After fifty years of rebellion, struggle, and strife, the Revolution of Curacao has run out of steam, as well as issues. Boxer-champion and union leader, Wilson Godett, rioted against multinational oil company SHELL and on May 30, 1969, set fire to colonial Otrobanda-Willemstad.
Godett’s Revolution became the big winner only ten years later. After nationalization that caused Shell to lose its upstream oil sources in Venezuela, the Dutch oil giant decided to leave the island in 1986 and turned over the entire refinery plant to the people of Curacao.
A mass exodus of people and companies followed over the next ten years. In the wake of SHELL’s departure, many packed up and closed shop. Mass-migration of professionals mostly to The Netherlands left behind a crippled island economy, but also fertile soil for Revolutionary seeds to root.
The Godett’s children, Anthony and Myra inherited their spot in the limelight as new champions of island-underdogs, of the uneducated and unemployed. They promised a paradise of great wealth and prosperity if only the island could throw off shackles of its colonial past by independence. Anthony and his Prime Minister-sister Myrna considered the fast growing narco business as a new blessing of unheard of wealth for the destitute, and that became their battleground. Law Enforcement fought fierce battles over body scans at Hato- airport, and 100%- checks of passengers. Once again, the Revolution and its politicians prevailed. Body scans were shut down, and the narco airport-team with sniffing dogs and all, retired. More than 30,000 drug trafficking cases were thrown out of Court. A minor conviction of Anthony Godett for corruption landed him in jail and only added to his stature as a martyr of the Revolution.
Frantz Fanon of Martinique and the leading proponent of the Algerian Revolution became the inspiring father of Latino revolutions. Fanon like Marx believed that revolutionary violence was needed to escape colonial past and attain true socialism.
” Violence alone, violence committed by the people, violence organized and educated by its leaders, makes it possible for the masses to understand social truth and gives the key to them.”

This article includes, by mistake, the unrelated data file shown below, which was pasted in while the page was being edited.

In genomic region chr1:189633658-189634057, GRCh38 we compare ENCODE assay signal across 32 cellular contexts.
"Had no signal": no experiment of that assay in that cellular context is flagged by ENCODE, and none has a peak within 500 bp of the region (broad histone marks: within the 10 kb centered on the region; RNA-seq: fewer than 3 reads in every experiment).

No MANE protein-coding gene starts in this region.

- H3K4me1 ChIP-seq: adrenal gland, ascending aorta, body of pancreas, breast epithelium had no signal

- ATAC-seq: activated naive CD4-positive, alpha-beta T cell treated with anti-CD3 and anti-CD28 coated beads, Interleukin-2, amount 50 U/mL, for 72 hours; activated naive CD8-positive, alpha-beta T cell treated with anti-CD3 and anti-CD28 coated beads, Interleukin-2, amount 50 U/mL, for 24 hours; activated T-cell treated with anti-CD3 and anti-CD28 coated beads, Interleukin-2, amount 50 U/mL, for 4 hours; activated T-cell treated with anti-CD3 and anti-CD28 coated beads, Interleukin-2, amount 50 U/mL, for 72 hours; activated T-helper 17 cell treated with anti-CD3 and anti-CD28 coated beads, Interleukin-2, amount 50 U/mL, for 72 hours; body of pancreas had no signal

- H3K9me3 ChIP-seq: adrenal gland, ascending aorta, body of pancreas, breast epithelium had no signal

In Venezuela, following the Cuba Revolution, populist political leader, Hugo Chavez, quickly identified Revolutionary violence with the rapidly growing narco violence in the streets of Caracas; the line between Revolutionary violence and ordinary crime rapidly blurred. Many of Curacao’s political leaders of the Revolution could not wait to pledge their allegiance to the glorious Bolivarian Revolution of Hugo Chavez.
On 10-10-10, the Revolution prevailed once more, and a long and hard-fought autonomy became the new reality. Gerrit Schotte, the first Prime Minister, and political ally, Helmien Wiels, became the new populist leaders. Daily, with Fanonic fever, Wiels’ hysteric cry for Revolutionary blood echoed over the airwaves. The Dutch colonial collaborators would soon be “send back home in body bags.” Tula, the Haitian leader of Curacao’s slave revolt in 1795, was re-tooled as the new father of the free nation.
Wiels was assassinated only after a brief period in power. Sadly, changing the name of a High School was about the only lasting accomplishment on his record. Schotte’s bravado could not compensate for his lack of knowledge, skill and experience in administration, and today, also the former Prime Minister is facing his Judges of the Court.
Wiels’ successor, Prime Minister Ivar Asjes scored another win for the Revolution by promoting “Yu di Korsou” as the population group with special legal privileges, especially in the workforce. Also, drug trafficking was hardly prosecuted any longer. A constant stream of ‘mules’ provided an extra source of income for the poor. Thousands of clandestinely constructed buildings rose out of the shadow economy. A new business class, outside and above the law, called the shots, behind the scenes of a show parliament.
Recent elections ended the socialist/ Bolivarian Chavista-Revolution of Venezuela. Chavez’ successor, Maduro, became an embarrassment instead of an inspiration to the revolution. Colombian FARC-leaders concluded a lasting peace with the government in power and, after sixty years, aging guerilla fighters are eager to enjoy retirement. The Argentinian socialist Kirchner-junta stepped down as well, and Brazil’s People’s revolution is in deep trouble. Even Cuba’s Castro-brothers made peace with USA_President Obama
The Latino revolutions are exhausted. They may have accomplished much and realized many fancy dreams, but never brought great wealth and prosperity to its people.
In Curacao, the Revolution has also run out of steam and issues. Maybe wealth-creation can be next.